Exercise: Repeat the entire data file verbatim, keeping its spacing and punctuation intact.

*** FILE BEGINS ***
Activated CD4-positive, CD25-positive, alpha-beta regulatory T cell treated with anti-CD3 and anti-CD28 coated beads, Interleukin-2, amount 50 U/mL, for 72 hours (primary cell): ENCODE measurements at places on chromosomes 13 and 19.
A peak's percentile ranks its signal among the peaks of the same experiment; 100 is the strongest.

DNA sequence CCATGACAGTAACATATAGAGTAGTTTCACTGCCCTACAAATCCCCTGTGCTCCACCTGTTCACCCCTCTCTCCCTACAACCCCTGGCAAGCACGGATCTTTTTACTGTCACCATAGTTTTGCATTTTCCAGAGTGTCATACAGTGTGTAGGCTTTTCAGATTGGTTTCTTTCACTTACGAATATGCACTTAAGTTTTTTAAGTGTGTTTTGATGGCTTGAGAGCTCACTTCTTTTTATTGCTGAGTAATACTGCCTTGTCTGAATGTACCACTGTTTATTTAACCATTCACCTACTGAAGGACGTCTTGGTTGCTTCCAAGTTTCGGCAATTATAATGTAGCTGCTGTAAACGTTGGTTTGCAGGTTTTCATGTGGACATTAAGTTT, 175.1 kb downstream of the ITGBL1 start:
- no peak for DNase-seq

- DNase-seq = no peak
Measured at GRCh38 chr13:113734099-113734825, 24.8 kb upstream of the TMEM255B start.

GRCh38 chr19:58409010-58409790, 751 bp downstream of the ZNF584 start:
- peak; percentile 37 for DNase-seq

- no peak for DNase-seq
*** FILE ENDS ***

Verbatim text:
Activated CD4-positive, CD25-positive, alpha-beta regulatory T cell treated with anti-CD3 and anti-CD28 coated beads, Interleukin-2, amount 50 U/mL, for 72 hours (primary cell): ENCODE measurements at places on chromosomes 13 and 19.
A peak's percentile ranks its signal among the peaks of the same experiment; 100 is the strongest.

DNA sequence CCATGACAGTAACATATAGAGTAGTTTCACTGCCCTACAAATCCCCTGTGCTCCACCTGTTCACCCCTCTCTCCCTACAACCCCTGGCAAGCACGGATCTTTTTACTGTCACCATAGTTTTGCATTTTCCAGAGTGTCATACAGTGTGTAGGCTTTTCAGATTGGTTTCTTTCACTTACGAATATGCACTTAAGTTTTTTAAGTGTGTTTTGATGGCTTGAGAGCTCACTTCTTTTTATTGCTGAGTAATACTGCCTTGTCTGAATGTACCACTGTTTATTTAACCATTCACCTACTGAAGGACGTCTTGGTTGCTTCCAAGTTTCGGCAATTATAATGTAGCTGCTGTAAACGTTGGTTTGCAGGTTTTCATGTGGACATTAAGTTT, 175.1 kb downstream of the ITGBL1 start:
- no peak for DNase-seq

- DNase-seq = no peak
Measured at GRCh38 chr13:113734099-113734825, 24.8 kb upstream of the TMEM255B start.

GRCh38 chr19:58409010-58409790, 751 bp downstream of the ZNF584 start:
- peak; percentile 37 for DNase-seq

- no peak for DNase-seq